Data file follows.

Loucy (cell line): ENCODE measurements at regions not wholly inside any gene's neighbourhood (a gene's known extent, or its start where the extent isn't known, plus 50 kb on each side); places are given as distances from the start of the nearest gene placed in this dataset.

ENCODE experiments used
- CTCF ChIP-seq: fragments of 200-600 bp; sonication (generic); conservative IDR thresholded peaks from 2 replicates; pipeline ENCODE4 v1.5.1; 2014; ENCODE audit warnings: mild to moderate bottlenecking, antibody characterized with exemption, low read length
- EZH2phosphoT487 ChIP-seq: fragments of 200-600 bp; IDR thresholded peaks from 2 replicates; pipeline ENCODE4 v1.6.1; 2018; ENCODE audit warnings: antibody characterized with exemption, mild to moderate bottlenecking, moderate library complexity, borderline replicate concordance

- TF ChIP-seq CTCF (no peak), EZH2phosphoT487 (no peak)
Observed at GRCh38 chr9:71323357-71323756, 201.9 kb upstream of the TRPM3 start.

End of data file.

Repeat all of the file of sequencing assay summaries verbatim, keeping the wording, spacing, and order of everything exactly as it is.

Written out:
Loucy (cell line): ENCODE measurements at regions not wholly inside any gene's neighbourhood (a gene's known extent, or its start where the extent isn't known, plus 50 kb on each side); places are given as distances from the start of the nearest gene placed in this dataset.

ENCODE experiments used
- CTCF ChIP-seq: fragments of 200-600 bp; sonication (generic); conservative IDR thresholded peaks from 2 replicates; pipeline ENCODE4 v1.5.1; 2014; ENCODE audit warnings: mild to moderate bottlenecking, antibody characterized with exemption, low read length
- EZH2phosphoT487 ChIP-seq: fragments of 200-600 bp; IDR thresholded peaks from 2 replicates; pipeline ENCODE4 v1.6.1; 2018; ENCODE audit warnings: antibody characterized with exemption, mild to moderate bottlenecking, moderate library complexity, borderline replicate concordance

- TF ChIP-seq CTCF (no peak), EZH2phosphoT487 (no peak)
Observed at GRCh38 chr9:71323357-71323756, 201.9 kb upstream of the TRPM3 start.